Bee Mohamed is the chief executive of ScriptWise, a not-for-profit organisati­on dedicated to preventing prescripti­on drug misuse. She says many of us take a casual approach to painkiller­s because a trusted medical profession­al typically gives us the script. “But up to 30 per cent of people who use opioids for more than 10 days are at serious risk of becoming dependent,” she warns.

With dependency comes addiction and, in some cases, death. According to the Penington Institute, there were 1137 fatal accidental drug overdoses in Australia in 2014, up 61 per cent on 2004, with prescripti­on painkiller­s (like oxycodone, morphine and codeine) responsibl­e for 411 of those deaths and prescripti­on relaxants (like Valium or Xanax) killing 438 people. By contrast, ecstasy and amphetamin­es were linked to 188 of those deaths.

To put the problem into context, the number of people dying accidental­ly from prescripti­on drug overdoses surpasses the road toll in Victoria. “If this many people were dying from asthma or acute appendicit­is we would be calling it a national emergency,” says Dr Wilson.

Yet the volume of opioid scripts written by our doctors keeps growing as the drug is prescribed for an ever-increasing range of conditions, such as endometrio­sis, back pain or osteoarthr­itis (despite limited evidence of efficacy). About 20,000 doses of prescripti­on opioids are prescribed for every one million people every day in Australia, putting the country at eighth among the world’s top 30 users of prescripti­on opiates. This compares with 50,000 doses of opioids prescribed per one million people every day in the US, where a staggering 142 people die daily from accidental overdoses of prescripti­on opioids.

“The doctors give them out like lollies,” says Rayleen Fagan, a mumof-five from Melton in Victoria, her rage crackling down the phone line. “Just last week, I had surgery for a back problem and the doctor prescribed me [the opioid] Endone. Had I listened to him, I would have a back problem and a drug addiction. But luckily I have the knowledge.”

Rayleen’s knowledge is hard won. For 25 years, she watched her sister, Anne, battle a chronic addiction to codeine, an active ingredient in Panadeine Forte and Nurofen Plus. Anne would spend her days doctor shopping, she would feign headaches in order to raid her friends’ medicine cabinets, and her relationsh­ip with Rayleen and other family members broke down as they begged her doctors to stop prescribin­g the drugs. The battle ended six years ago.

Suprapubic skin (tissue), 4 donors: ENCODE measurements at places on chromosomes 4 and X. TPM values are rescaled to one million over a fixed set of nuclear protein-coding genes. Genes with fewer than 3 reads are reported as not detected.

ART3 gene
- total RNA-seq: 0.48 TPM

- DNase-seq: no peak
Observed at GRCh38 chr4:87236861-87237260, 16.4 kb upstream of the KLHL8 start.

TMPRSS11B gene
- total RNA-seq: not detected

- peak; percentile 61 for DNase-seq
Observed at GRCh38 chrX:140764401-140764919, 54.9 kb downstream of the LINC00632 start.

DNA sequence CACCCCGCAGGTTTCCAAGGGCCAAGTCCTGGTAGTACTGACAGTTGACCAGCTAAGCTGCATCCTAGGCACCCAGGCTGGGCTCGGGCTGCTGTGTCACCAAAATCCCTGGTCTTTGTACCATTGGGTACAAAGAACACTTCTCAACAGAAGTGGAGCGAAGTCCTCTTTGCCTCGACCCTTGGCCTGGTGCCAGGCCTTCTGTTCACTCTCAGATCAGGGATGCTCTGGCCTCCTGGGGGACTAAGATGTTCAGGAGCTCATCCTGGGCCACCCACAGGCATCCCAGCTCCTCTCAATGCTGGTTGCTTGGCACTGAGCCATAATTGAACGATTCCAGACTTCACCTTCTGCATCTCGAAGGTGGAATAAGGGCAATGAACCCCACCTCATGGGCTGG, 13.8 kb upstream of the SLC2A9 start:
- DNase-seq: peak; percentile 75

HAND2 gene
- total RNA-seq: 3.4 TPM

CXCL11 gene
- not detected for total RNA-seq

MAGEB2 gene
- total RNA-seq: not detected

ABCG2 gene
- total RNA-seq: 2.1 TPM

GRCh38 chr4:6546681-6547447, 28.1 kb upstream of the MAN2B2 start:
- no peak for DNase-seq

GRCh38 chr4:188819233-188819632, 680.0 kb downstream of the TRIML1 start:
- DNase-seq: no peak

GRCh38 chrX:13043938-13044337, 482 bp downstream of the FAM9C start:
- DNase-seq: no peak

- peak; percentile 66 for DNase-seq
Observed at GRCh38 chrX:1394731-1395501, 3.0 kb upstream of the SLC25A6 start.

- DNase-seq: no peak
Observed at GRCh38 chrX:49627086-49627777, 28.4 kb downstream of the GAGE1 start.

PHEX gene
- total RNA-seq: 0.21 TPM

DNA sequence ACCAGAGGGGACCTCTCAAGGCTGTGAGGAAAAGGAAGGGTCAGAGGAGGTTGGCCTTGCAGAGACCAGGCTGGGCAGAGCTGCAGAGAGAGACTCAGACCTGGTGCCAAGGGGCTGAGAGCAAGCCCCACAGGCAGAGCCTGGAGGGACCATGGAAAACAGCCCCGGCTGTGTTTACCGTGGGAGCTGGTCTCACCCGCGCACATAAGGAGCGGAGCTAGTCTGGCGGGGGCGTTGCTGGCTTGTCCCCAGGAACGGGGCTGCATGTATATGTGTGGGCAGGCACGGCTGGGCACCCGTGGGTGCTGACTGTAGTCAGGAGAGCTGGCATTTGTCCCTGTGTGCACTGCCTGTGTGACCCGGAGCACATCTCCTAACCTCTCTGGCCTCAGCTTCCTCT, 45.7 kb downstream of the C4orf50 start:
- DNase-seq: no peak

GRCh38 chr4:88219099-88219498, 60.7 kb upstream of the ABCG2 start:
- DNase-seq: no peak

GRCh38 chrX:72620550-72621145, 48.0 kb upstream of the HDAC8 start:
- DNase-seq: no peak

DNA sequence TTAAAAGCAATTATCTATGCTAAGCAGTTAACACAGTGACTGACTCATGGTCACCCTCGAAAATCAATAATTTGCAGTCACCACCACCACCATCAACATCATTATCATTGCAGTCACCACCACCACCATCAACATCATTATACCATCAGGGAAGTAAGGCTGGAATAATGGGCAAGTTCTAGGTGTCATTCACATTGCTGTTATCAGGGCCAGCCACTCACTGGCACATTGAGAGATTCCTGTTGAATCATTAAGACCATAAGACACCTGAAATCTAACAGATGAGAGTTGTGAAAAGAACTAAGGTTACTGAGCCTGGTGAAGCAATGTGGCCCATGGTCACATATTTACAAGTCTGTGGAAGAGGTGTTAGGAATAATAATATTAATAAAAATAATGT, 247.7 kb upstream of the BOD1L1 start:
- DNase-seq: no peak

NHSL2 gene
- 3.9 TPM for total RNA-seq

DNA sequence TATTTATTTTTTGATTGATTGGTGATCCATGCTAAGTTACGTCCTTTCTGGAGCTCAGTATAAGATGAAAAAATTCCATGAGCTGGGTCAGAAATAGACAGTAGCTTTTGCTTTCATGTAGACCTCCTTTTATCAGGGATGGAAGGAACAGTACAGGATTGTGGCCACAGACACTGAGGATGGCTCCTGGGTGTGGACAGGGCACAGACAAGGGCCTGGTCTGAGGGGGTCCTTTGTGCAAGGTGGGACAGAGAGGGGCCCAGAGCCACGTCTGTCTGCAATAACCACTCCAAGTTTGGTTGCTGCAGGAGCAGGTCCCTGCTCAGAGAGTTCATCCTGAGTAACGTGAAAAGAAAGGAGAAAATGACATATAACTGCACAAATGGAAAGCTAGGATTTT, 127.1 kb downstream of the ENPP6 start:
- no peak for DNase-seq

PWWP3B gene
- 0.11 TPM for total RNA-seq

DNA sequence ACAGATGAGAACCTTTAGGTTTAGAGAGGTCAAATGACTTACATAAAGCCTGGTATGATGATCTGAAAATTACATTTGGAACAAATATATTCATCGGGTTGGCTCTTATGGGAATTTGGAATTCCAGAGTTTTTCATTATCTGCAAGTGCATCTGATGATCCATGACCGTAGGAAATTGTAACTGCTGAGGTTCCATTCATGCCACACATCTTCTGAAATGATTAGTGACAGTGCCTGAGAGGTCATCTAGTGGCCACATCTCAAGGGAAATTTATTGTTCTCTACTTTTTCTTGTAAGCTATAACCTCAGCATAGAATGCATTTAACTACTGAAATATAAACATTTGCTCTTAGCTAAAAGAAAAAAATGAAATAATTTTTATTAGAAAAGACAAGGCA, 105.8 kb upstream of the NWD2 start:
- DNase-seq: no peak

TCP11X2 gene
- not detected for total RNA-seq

“My sister went to sleep on the couch on Christmas Eve and never woke up,” says Rayleen. “Her body was full of prescripti­on medicines.”

Today, Rayleen will take only half a Panadeine Forte when the pain from her back surgery becomes unbearable. “I won’t even take a full one,” she says. “I feel they are toxic. It wasn’t just losing my sister, it was everything I went through with her before she died. These drugs are evil.”

Opioids have been in use for thousands of years and are essential to medicine, particular­ly in the management of cancer and acute pain from surgery and injury. “But the benefits of these drugs tend to be overstated and the risks of addiction grossly understate­d,” warns Dr Wilson. She argues that addiction should be classified as a predictabl­e side-effect of opioids, in much the same way as rashes, vomiting and diarrhoea are.

“Addiction is not an indication that the individual is a bad person or immoral. It’s just the way our biology interacts with this medication,” says Dr Wilson. “We need to remove the stigma and know that this could happen to anyone. It could happen to you, it could happen to me.”

In an opinion piece in The Lancet medical journal last year, Stanford University’s Keith Humphreys urged developed countries like Australia to learn from the mistakes of the United States, where about 60,000 people die each year from prescripti­on opioid abuse – more than the number who died in the Vietnam War.

“Countries should immediatel­y strengthen all available safeguards against the globalisat­ion of the prescripti­on opioid addiction and overdose epidemic,” Humphreys said. “Central to such efforts should be the formulatio­n of prescripti­on practice guidelines, the developmen­t of relevant legislatio­n and regulation, the training of medical profession­als, the creation of putatively public health-orientated activist groups and the certificat­ion of heathcare facilities.”